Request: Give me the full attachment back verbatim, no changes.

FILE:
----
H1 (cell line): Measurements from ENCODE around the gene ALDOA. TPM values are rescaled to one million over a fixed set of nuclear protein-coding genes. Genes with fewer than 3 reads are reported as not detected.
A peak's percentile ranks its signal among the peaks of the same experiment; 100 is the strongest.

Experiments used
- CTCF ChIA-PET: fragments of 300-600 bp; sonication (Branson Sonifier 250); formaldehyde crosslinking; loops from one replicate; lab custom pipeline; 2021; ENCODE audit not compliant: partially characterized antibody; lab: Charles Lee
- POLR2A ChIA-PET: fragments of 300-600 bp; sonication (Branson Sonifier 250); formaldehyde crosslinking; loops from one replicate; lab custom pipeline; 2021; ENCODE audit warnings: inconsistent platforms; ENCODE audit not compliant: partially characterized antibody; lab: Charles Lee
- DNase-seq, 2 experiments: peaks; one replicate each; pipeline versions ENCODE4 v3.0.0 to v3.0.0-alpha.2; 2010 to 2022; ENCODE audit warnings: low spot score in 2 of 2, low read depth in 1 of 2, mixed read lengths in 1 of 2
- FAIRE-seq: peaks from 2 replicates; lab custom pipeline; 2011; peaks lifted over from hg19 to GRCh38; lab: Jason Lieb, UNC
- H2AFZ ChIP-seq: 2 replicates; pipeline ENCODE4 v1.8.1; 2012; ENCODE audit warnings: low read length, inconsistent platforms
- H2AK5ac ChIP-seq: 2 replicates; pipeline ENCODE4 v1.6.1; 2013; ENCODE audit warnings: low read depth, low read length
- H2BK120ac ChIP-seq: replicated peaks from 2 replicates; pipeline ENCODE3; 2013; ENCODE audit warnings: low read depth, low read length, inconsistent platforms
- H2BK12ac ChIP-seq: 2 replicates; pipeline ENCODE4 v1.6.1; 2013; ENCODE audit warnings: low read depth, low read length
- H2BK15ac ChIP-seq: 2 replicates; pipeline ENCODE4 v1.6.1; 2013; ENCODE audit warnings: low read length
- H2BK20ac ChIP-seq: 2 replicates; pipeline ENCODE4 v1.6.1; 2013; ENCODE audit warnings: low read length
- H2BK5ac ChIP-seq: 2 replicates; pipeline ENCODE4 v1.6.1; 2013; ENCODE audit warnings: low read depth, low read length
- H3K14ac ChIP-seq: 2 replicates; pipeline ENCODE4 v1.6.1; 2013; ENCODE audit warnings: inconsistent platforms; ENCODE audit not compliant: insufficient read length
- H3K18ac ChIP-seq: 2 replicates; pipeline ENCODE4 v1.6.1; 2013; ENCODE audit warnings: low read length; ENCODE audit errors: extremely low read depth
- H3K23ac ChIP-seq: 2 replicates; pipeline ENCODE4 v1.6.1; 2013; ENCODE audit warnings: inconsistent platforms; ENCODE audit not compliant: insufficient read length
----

H1 (cell line): Measurements from ENCODE around the gene ALDOA. TPM values are rescaled to one million over a fixed set of nuclear protein-coding genes. Genes with fewer than 3 reads are reported as not detected.
A peak's percentile ranks its signal among the peaks of the same experiment; 100 is the strongest.

Experiments used
- CTCF ChIA-PET: fragments of 300-600 bp; sonication (Branson Sonifier 250); formaldehyde crosslinking; loops from one replicate; lab custom pipeline; 2021; ENCODE audit not compliant: partially characterized antibody; lab: Charles Lee
- POLR2A ChIA-PET: fragments of 300-600 bp; sonication (Branson Sonifier 250); formaldehyde crosslinking; loops from one replicate; lab custom pipeline; 2021; ENCODE audit warnings: inconsistent platforms; ENCODE audit not compliant: partially characterized antibody; lab: Charles Lee
- DNase-seq, 2 experiments: peaks; one replicate each; pipeline versions ENCODE4 v3.0.0 to v3.0.0-alpha.2; 2010 to 2022; ENCODE audit warnings: low spot score in 2 of 2, low read depth in 1 of 2, mixed read lengths in 1 of 2
- FAIRE-seq: peaks from 2 replicates; lab custom pipeline; 2011; peaks lifted over from hg19 to GRCh38; lab: Jason Lieb, UNC
- H2AFZ ChIP-seq: 2 replicates; pipeline ENCODE4 v1.8.1; 2012; ENCODE audit warnings: low read length, inconsistent platforms
- H2AK5ac ChIP-seq: 2 replicates; pipeline ENCODE4 v1.6.1; 2013; ENCODE audit warnings: low read depth, low read length
- H2BK120ac ChIP-seq: replicated peaks from 2 replicates; pipeline ENCODE3; 2013; ENCODE audit warnings: low read depth, low read length, inconsistent platforms
- H2BK12ac ChIP-seq: 2 replicates; pipeline ENCODE4 v1.6.1; 2013; ENCODE audit warnings: low read depth, low read length
- H2BK15ac ChIP-seq: 2 replicates; pipeline ENCODE4 v1.6.1; 2013; ENCODE audit warnings: low read length
- H2BK20ac ChIP-seq: 2 replicates; pipeline ENCODE4 v1.6.1; 2013; ENCODE audit warnings: low read length
- H2BK5ac ChIP-seq: 2 replicates; pipeline ENCODE4 v1.6.1; 2013; ENCODE audit warnings: low read depth, low read length
- H3K14ac ChIP-seq: 2 replicates; pipeline ENCODE4 v1.6.1; 2013; ENCODE audit warnings: inconsistent platforms; ENCODE audit not compliant: insufficient read length
- H3K18ac ChIP-seq: 2 replicates; pipeline ENCODE4 v1.6.1; 2013; ENCODE audit warnings: low read length; ENCODE audit errors: extremely low read depth
- H3K23ac ChIP-seq: 2 replicates; pipeline ENCODE4 v1.6.1; 2013; ENCODE audit warnings: inconsistent platforms; ENCODE audit not compliant: insufficient read length